- IMDb Mini Biography By: Daniel Dopierala

Spouse (5)

Ida Kitaeva (6 May 1946 - 23 February 1965) (his death)
Virginia Ruth Rogers (11 January 1941 - 30 April 1946) (divorced)
Vera Ivanova Shuvalova (1 January 1938 - 1 February 1940) (divorced)
Virginia Ruth Rogers (28 September 1935 - 31 December 1937) (divorced)
Lois Nelson (23 August 1926 - 28 September 1935) (divorced) (2 children)

Trade Mark (5)

Usually played a childishly innocent man who always looked up to his good friend Oliver Hardy, whether it was deserved or not. Common schticks included crying in cases of great predicaments, taking instructions literally at all times and mixing up his lines. He and Hardy often had a scene in their films where they would get into a fight with another person that consisted solely of destroying property. The duo would destroy something the opponent values while the opponent ooks on and does not resist. When they are done, the opponent does the same to them, while they refrain from resisting, and so on.
Wide, "hanger-in-my-mouth" smile, spiky hair sported in all of his films, and of course, the "whiny face" for which he is famous.
Completely vacant stare into the camera, accentuated by white pancake makeup.
Gaze into the camera with arms up and palms out in a "What now?" gesture.
Subtle substitution of the word "me" for "my", as in the line from Way Out West: "Wait a minute while I spit on me hands."

Trivia (50)

His light blue eyes almost ended his movie career before it began. Until the early 1920s, filmmakers used black-and-white Orthochromatic film stock, which was "blue blind". Hal Roach cameraman George Stevens (the same George Stevens who would later become an acclaimed producer/director) knew of panchromatic film and was able to get a supply of it from Chicago. This new film was sensitive to blue and recorded Laurel's pale blue eyes in a more natural way. Stevens became Laurel's cameraman on his short films at Roach. When Laurel teamed with Oliver Hardy, the team made Stevens their cameraman of choice.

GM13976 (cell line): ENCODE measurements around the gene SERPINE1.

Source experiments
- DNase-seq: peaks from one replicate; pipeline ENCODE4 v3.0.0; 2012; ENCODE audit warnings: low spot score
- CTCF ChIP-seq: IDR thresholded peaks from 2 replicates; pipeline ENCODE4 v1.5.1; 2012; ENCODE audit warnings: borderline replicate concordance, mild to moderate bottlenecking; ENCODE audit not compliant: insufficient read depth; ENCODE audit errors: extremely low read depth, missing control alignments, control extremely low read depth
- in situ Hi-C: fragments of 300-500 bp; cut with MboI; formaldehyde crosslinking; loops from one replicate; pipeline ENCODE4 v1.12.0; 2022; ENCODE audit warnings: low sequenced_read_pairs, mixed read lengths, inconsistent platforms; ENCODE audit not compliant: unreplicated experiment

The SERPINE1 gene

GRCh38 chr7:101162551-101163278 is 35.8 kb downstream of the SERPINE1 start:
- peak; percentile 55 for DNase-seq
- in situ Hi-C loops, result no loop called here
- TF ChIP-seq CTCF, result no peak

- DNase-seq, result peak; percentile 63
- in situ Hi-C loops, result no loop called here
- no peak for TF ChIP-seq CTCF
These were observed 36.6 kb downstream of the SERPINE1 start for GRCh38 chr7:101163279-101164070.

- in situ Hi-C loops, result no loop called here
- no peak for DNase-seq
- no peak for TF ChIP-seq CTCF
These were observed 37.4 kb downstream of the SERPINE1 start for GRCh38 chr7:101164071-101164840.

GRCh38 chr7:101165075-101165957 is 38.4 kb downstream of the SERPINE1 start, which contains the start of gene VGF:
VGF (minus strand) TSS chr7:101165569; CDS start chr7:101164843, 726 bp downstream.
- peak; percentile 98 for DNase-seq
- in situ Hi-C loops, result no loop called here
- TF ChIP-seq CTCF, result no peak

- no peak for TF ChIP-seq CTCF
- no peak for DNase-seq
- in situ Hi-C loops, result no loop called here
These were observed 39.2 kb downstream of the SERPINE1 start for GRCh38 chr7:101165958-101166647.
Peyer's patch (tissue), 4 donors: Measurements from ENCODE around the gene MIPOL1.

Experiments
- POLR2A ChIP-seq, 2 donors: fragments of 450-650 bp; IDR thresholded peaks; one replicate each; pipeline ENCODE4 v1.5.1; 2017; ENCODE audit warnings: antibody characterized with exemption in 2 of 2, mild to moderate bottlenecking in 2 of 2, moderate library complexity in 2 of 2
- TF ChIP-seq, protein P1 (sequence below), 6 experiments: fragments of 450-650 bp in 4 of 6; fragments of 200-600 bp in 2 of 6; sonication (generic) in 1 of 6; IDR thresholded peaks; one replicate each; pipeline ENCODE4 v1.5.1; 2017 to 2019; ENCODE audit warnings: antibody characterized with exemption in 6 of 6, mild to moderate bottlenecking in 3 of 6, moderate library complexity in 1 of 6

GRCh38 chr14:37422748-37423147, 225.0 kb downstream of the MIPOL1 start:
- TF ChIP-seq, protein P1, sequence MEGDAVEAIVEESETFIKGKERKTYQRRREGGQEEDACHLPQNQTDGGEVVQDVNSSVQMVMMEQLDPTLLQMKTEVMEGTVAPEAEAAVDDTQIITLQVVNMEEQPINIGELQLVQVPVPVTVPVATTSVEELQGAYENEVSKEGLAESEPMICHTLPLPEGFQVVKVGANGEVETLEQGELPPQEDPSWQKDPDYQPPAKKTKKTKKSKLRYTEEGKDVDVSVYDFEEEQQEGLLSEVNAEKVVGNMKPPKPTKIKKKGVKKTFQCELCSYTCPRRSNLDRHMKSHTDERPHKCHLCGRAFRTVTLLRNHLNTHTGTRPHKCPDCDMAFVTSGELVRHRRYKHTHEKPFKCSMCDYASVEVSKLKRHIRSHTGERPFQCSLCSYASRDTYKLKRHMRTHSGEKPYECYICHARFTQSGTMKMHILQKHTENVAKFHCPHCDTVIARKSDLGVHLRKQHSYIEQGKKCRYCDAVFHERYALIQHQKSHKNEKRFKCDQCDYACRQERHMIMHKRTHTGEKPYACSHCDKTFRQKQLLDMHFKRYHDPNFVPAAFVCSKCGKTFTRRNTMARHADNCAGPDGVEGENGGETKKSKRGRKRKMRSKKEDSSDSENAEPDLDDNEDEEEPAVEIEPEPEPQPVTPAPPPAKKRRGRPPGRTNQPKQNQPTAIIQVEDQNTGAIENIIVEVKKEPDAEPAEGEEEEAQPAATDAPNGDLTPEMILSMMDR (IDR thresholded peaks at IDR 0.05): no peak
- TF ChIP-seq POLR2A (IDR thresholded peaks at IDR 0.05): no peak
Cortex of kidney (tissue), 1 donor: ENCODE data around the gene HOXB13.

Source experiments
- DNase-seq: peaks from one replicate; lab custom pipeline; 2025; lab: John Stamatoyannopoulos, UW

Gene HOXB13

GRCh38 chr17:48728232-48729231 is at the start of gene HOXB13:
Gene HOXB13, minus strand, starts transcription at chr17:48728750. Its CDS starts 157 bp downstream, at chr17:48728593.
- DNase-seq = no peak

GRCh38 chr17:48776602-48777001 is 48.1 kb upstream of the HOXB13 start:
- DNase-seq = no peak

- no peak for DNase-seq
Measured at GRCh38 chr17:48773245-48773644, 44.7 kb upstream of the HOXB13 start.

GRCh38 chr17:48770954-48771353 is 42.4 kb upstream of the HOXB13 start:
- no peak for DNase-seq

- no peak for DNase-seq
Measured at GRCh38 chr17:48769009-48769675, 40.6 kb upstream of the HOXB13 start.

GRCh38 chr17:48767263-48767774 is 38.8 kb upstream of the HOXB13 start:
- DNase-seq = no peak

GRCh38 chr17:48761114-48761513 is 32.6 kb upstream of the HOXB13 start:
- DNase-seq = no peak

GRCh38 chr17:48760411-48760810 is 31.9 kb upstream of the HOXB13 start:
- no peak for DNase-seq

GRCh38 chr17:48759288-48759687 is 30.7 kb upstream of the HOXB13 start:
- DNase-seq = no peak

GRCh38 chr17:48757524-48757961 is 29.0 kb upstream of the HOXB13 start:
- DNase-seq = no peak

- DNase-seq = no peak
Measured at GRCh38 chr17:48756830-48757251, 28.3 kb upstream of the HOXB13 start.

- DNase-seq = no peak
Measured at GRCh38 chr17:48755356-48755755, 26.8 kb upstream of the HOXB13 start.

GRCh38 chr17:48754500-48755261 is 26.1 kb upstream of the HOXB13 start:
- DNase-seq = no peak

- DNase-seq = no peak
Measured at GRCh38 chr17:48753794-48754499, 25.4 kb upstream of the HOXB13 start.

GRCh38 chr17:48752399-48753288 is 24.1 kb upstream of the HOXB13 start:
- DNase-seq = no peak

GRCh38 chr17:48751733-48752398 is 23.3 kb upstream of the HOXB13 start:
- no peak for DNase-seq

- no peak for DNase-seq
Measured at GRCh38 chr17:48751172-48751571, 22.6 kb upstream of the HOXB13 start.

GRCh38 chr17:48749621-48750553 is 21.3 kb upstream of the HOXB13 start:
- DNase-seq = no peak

Had two children with his first wife, Lois: a daughter, Lois Laurel; and a son, Stanley Robert (born May 7, 1930; died May 16, 1930), who was born two months prematurely and died nine days later.
Laurel first appeared with his future partner, Oliver Hardy, in The Lucky Dog (1921), which was filmed in 1919, but not released until 1921.
He always thought that his "whining face" was humiliating, but the producers forced him to do it in most of his movies since the public loved it.
Interred at Forest Lawn (Hollywood Hills), Los Angeles, California, USA.
Suffered a nervous breakdown on the death of his longtime film partner and friend, Oliver Hardy, and according to his friends, never fully recovered.
Turned down a cameo role in Stanley Kramer's gigantic farce It's a Mad Mad Mad Mad World (1963).
Had always been a huge fan of westerns, and after he became a success, his company, Stan Laurel Productions, financed a series of low-budget musical westerns starring singing cowboy Fred Scott. The films were made for and released by the independent Spectrum Pictures rather than Hal Roach Studios, which made Laurel's and Oliver Hardy's films, or MGM, which released them. The Scott westerns seldom, if ever, made any money, but Laurel's enthusiasm for them never waned until his accountants showed him that they were getting to be a major drain on his finances, at which time he reluctantly dropped his participation.